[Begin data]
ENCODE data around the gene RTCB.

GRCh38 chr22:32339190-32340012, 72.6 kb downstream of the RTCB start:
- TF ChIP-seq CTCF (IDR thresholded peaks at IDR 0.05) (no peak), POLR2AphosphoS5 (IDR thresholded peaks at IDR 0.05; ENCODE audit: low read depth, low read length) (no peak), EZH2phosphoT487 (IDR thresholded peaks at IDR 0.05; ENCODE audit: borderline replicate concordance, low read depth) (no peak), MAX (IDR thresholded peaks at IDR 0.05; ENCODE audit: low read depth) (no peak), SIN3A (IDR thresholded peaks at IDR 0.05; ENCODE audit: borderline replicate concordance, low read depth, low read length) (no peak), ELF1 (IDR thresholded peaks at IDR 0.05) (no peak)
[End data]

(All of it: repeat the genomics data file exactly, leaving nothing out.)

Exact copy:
ENCODE data around the gene RTCB.

GRCh38 chr22:32339190-32340012, 72.6 kb downstream of the RTCB start:
- TF ChIP-seq CTCF (IDR thresholded peaks at IDR 0.05) (no peak), POLR2AphosphoS5 (IDR thresholded peaks at IDR 0.05; ENCODE audit: low read depth, low read length) (no peak), EZH2phosphoT487 (IDR thresholded peaks at IDR 0.05; ENCODE audit: borderline replicate concordance, low read depth) (no peak), MAX (IDR thresholded peaks at IDR 0.05; ENCODE audit: low read depth) (no peak), SIN3A (IDR thresholded peaks at IDR 0.05; ENCODE audit: borderline replicate concordance, low read depth, low read length) (no peak), ELF1 (IDR thresholded peaks at IDR 0.05) (no peak)